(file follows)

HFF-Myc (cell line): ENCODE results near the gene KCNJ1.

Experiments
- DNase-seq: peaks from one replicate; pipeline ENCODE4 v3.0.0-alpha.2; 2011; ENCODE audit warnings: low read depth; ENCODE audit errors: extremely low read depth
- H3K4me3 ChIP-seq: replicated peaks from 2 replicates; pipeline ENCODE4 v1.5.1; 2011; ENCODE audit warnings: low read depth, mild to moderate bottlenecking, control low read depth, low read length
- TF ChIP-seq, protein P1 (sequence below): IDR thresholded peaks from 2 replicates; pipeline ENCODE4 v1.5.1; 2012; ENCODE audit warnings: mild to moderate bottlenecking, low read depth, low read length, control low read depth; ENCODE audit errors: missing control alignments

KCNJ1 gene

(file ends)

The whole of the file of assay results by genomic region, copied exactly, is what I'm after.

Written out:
HFF-Myc (cell line): ENCODE results near the gene KCNJ1.

Experiments
- DNase-seq: peaks from one replicate; pipeline ENCODE4 v3.0.0-alpha.2; 2011; ENCODE audit warnings: low read depth; ENCODE audit errors: extremely low read depth
- H3K4me3 ChIP-seq: replicated peaks from 2 replicates; pipeline ENCODE4 v1.5.1; 2011; ENCODE audit warnings: low read depth, mild to moderate bottlenecking, control low read depth, low read length
- TF ChIP-seq, protein P1 (sequence below): IDR thresholded peaks from 2 replicates; pipeline ENCODE4 v1.5.1; 2012; ENCODE audit warnings: mild to moderate bottlenecking, low read depth, low read length, control low read depth; ENCODE audit errors: missing control alignments

KCNJ1 gene